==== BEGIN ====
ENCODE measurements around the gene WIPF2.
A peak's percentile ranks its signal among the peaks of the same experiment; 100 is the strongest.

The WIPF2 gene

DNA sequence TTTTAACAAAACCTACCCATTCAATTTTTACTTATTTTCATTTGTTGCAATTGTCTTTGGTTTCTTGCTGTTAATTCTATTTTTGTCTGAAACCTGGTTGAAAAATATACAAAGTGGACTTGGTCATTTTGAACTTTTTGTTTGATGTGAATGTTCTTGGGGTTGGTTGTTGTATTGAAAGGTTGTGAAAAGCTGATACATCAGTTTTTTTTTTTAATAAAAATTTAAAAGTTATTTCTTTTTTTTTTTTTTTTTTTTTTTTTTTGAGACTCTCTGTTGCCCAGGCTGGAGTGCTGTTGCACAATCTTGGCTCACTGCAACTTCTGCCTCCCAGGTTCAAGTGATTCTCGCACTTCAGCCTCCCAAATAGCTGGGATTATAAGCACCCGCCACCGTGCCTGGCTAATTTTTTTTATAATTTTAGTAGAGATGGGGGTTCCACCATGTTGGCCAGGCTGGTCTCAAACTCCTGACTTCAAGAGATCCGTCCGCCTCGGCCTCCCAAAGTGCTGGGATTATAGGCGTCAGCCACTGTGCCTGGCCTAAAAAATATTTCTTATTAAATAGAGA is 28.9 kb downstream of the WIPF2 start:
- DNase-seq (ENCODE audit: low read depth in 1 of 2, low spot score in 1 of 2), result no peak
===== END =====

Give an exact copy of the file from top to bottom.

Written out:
ENCODE measurements around the gene WIPF2.
A peak's percentile ranks its signal among the peaks of the same experiment; 100 is the strongest.

The WIPF2 gene

DNA sequence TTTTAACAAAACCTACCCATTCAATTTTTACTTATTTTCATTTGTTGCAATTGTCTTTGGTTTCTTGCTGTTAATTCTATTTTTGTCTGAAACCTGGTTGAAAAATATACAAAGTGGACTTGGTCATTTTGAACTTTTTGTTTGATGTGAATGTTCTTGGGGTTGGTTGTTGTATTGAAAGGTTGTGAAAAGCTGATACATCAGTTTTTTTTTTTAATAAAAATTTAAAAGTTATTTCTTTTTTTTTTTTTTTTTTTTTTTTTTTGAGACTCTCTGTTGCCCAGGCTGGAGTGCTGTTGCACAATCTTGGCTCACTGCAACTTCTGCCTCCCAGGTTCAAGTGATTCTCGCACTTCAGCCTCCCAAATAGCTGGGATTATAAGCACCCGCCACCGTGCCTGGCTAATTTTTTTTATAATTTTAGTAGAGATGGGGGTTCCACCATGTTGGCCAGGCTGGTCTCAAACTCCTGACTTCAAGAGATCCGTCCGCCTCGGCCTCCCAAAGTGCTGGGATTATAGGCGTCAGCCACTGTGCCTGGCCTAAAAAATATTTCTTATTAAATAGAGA is 28.9 kb downstream of the WIPF2 start:
- DNase-seq (ENCODE audit: low read depth in 1 of 2, low spot score in 1 of 2), result no peak